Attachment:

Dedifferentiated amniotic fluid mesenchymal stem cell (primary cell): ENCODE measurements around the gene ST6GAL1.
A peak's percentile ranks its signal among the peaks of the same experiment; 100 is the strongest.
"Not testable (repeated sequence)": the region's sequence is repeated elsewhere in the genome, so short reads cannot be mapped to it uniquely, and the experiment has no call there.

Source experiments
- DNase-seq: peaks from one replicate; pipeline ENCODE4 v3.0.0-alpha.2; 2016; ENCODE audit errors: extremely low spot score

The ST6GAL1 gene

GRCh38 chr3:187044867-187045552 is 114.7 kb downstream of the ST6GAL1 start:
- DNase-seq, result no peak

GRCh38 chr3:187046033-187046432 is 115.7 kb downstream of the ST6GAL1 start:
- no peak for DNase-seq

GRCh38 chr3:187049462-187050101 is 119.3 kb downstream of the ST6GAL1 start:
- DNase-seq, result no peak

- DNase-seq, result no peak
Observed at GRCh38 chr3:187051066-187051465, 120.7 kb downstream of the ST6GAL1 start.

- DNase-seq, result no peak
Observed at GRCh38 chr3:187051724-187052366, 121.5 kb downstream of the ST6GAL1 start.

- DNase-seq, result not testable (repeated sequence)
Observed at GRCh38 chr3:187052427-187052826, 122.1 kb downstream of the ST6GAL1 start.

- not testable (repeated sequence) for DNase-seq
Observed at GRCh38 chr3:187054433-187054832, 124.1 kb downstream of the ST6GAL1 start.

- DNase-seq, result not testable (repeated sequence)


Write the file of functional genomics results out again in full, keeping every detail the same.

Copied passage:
Dedifferentiated amniotic fluid mesenchymal stem cell (primary cell): ENCODE measurements around the gene ST6GAL1.
A peak's percentile ranks its signal among the peaks of the same experiment; 100 is the strongest.
"Not testable (repeated sequence)": the region's sequence is repeated elsewhere in the genome, so short reads cannot be mapped to it uniquely, and the experiment has no call there.

Source experiments
- DNase-seq: peaks from one replicate; pipeline ENCODE4 v3.0.0-alpha.2; 2016; ENCODE audit errors: extremely low spot score

The ST6GAL1 gene

GRCh38 chr3:187044867-187045552 is 114.7 kb downstream of the ST6GAL1 start:
- DNase-seq, result no peak

GRCh38 chr3:187046033-187046432 is 115.7 kb downstream of the ST6GAL1 start:
- no peak for DNase-seq

GRCh38 chr3:187049462-187050101 is 119.3 kb downstream of the ST6GAL1 start:
- DNase-seq, result no peak

- DNase-seq, result no peak
Observed at GRCh38 chr3:187051066-187051465, 120.7 kb downstream of the ST6GAL1 start.

- DNase-seq, result no peak
Observed at GRCh38 chr3:187051724-187052366, 121.5 kb downstream of the ST6GAL1 start.

- DNase-seq, result not testable (repeated sequence)
Observed at GRCh38 chr3:187052427-187052826, 122.1 kb downstream of the ST6GAL1 start.

- not testable (repeated sequence) for DNase-seq
Observed at GRCh38 chr3:187054433-187054832, 124.1 kb downstream of the ST6GAL1 start.

- DNase-seq, result not testable (repeated sequence)